Searching for Planets Near Proxima Centauri: A Status Report (5/94)

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Session 43 -- Searching for Brown Dwarfs
Display presentation, Wednesday, 1, 1994, 9:20-6:30

[43.04] Searching for Planets Near Proxima Centauri: A Status Report (5/94)

G. F. Benedict, B. McArthur, E. Nelan, D. Story, A. L. Whipple, Q. Wang, W. H. Jefferys, H. Coleman, J. McCartney, P. D. Hemenway, P. J. Shelus, (McDonald Obs., U. Texas)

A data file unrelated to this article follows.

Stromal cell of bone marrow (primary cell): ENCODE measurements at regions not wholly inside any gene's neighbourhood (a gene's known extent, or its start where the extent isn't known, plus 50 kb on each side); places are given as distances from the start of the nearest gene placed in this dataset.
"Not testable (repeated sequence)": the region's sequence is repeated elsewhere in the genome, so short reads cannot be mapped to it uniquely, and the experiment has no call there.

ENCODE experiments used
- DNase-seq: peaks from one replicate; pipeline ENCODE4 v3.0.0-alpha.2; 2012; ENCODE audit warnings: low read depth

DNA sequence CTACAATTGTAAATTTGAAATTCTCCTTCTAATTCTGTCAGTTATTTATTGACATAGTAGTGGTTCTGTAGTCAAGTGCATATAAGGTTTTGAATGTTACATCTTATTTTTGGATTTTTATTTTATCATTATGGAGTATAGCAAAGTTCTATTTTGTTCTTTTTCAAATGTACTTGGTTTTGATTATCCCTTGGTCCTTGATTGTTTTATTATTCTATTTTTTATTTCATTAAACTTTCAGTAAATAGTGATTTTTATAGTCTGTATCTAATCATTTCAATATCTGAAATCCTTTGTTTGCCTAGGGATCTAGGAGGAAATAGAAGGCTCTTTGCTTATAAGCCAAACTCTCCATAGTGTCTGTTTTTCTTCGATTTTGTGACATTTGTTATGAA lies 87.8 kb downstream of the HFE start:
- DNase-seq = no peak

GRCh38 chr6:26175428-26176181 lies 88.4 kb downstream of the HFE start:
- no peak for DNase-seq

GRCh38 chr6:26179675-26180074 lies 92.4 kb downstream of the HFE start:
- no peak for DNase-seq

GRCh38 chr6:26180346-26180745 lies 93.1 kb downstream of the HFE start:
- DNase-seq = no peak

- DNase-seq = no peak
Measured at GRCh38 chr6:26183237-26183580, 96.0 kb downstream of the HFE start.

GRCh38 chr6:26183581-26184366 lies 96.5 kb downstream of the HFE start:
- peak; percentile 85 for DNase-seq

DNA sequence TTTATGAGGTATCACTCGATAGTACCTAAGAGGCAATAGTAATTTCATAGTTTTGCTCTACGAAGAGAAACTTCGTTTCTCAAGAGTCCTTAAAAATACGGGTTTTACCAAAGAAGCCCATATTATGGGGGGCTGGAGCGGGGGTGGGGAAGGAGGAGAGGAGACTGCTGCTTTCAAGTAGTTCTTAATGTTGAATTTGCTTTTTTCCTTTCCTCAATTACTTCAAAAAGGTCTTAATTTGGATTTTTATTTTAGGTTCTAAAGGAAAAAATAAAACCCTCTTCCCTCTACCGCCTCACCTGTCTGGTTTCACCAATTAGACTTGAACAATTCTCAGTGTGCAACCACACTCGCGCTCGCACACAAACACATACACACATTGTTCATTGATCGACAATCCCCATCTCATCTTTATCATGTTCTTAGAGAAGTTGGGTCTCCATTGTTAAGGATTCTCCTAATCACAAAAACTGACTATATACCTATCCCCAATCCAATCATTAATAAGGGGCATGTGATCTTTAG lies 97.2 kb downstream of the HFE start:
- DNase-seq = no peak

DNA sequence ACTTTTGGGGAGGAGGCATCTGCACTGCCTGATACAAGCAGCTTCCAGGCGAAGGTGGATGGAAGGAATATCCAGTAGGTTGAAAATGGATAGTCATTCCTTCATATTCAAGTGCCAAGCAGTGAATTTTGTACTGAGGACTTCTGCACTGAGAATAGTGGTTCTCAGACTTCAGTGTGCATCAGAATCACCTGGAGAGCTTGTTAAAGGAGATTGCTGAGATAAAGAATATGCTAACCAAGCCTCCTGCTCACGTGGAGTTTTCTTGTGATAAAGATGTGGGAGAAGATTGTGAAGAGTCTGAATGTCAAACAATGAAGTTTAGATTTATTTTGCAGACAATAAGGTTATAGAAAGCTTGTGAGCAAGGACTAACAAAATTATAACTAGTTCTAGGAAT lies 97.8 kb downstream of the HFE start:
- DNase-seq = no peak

The Hubble Space Telescope Astrometry Science Team has collected over 40 sets of observations of a star field containing Proxima Cen. Our primary goal is to determine an upper limit on planetary companions. Monte Carlo simulations suggest that an 0.001 arcsec amplitude perturbation would be detected in these data. Assuming M(PROXIMA)=0.1M(Sun) gives detection limits: P(days) M (Jupiter = 1) 200 0.45 150 0.5 100 0.7 50 1.1 From an analysis of our reference star astrometry we determine that our per observation astrometric precision is at or below 0.002 arcsec per axis for stars located in the center of FGS 3. We determine the proper motion and parallax of Proxima Cen with an internal precision of 0.0004 arcsec, relative to a reference frame of 8 stars with average V = 15. Subjecting the Proxima Cen position residuals to periodogram analysis, we find a peak near 77 days for both the x and y position residuals. There is a 25% probability that this is a false-positive detection. The 77 day variation could be due to a planet with 0.8 the mass of Jupiter, separated from Proxima Cen by 0.17 AU. Given the very low luminosity of Proxima Cen, a gas giant planet could survive at this distance. FGS 3 is a photometer. We found Proxima Cen to be a variable star (Benedict et al. 1993, PASP, 105, 487). Additional observations have eliminated the original 40 day variation in favor of an 80 day period. This is likely due to rotational modulation of bright or dark star spots. Note the coincidence of the astrometric with the photometric period. Since FGS 3 obtains positions from light measuring devices (PMT), we explore the possibility that photometric and positional variations with time occur within FGS 3 or HST. Thus far we have eliminated many instrumental effects, and are continuing our analysis until we exhaust all possible. The perturbation has motivated in-progress ground-based photometric and radial velocity monitoring. Radial velocity variations could be as large as +/- 200 m/s. The existence of this planet could be confirmed or refuted by Fall 1994.

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